Even Neil Davidson, one of the Scottish Executive’s top legal advisers until 2001, joined those voicing concern at McConnell’s headline-grabbing claims.
McConnell, who will set out details of a court reform bill this week, warned judges that they must make punishment fit the crime, saying he could not ignore rising public anger at seemingly lenient sentences.
But Paul McBride, one of the country’s top defence QCs who worked on the recent Arlene Fraser case, said that by “scapegoating defence lawyers and judges”, McConnell had simply deflected attention from under-funding which he says is the real reason why court cases are being held up.
McBride tells the new edition of Holyrood magazine out next week: “It was bandwagon-jumping, no question about it. We don’t need interference from politicians who have never set foot in a courtroom in their lives.”
Dubbing McConnell’s tone “negative and inappropriate”, he added: “It’s not helpful to abuse those people who have to make the system work. In my experience there aren’t any defence lawyers who waste time and abuse the system – they are too busy. Political posturing may help the Labour party but it won’t reform the system.”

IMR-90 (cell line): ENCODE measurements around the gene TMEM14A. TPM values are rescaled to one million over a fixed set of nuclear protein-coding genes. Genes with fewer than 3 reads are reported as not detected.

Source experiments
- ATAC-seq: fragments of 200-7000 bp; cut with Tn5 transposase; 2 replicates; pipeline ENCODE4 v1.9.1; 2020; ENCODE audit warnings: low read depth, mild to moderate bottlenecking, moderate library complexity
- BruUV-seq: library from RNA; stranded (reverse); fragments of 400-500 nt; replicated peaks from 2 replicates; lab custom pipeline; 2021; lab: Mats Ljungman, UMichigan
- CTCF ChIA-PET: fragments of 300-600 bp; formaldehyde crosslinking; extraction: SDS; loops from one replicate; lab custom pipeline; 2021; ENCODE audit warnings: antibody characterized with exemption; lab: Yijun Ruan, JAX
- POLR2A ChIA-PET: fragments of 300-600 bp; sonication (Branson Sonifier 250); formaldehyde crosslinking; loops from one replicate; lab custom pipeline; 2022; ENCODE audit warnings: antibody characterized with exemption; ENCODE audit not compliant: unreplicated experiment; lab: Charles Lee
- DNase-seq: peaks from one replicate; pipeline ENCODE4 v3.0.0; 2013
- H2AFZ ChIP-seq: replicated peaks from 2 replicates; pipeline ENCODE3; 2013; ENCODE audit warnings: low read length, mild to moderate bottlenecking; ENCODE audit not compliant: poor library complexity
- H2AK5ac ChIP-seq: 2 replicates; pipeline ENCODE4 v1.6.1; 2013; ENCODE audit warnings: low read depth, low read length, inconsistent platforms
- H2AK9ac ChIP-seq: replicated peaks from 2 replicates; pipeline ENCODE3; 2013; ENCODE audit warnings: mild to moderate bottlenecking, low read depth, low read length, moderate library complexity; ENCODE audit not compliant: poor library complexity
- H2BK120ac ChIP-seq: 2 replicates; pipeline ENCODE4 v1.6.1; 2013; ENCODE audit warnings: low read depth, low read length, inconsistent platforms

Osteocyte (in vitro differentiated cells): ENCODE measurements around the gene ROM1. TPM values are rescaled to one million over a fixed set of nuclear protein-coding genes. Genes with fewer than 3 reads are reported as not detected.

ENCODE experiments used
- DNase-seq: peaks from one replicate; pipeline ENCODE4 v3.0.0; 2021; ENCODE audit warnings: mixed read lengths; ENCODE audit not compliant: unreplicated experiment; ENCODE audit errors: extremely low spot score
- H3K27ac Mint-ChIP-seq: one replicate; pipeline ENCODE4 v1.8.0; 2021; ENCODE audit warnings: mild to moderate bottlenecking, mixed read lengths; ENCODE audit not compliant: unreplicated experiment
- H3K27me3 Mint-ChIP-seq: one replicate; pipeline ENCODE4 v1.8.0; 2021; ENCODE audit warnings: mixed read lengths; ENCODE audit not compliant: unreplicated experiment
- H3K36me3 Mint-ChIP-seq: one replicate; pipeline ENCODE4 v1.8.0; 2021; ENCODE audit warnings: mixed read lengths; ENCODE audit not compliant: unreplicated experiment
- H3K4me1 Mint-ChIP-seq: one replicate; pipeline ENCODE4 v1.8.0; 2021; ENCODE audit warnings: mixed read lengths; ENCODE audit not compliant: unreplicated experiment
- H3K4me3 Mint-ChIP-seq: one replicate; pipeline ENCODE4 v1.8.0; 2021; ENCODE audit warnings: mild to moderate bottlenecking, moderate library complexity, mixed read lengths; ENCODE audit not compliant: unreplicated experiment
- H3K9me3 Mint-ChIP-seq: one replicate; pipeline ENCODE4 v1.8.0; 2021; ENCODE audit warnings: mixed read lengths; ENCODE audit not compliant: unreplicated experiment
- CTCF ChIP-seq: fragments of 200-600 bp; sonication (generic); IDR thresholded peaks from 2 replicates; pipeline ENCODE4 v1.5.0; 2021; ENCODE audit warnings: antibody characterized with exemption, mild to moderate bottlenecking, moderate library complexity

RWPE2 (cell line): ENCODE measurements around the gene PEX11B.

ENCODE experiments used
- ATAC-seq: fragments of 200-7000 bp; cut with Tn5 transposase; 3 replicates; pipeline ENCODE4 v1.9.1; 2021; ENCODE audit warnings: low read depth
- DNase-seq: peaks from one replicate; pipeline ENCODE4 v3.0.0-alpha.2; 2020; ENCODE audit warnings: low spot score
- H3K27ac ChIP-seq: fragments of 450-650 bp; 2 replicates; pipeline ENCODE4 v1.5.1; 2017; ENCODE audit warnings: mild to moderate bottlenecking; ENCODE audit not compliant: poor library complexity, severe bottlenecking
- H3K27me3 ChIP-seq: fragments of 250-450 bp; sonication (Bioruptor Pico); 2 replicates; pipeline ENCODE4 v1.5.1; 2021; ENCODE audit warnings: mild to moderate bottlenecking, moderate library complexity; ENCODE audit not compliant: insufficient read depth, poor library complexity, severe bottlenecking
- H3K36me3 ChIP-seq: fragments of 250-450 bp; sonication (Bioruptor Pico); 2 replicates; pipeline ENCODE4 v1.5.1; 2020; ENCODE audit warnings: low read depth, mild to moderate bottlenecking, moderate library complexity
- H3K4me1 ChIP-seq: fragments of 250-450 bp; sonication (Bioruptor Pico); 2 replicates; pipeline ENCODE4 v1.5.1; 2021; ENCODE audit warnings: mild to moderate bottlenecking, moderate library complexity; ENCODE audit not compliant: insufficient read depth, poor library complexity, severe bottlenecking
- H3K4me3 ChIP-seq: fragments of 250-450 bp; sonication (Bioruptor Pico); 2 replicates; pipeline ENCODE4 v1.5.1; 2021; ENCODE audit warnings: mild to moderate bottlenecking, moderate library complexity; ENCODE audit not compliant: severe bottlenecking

Neil Davidson, a QC who was Solicitor General between 2000 and 2001, has praised “the enthusiasm of a number of judges, court staff and members of the bar to work for a speedier, more responsive criminal justice system”.
Highlighting other barriers including “a lack of resources”, he told Holyrood: “If the First Minister is putting the power of his office behind the progressive and constructive elements in the system this is to be welcomed. But criticism without a positive way forward takes us nowhere.”
Donald Findlay, one of Scotland’s most prominent defence lawyers, claimed McConnell’s comments amounted to “a gratuitous slur”.
“It is typical of the politician to talk in soundbites. He was mouthing off about something he knows nothing about.”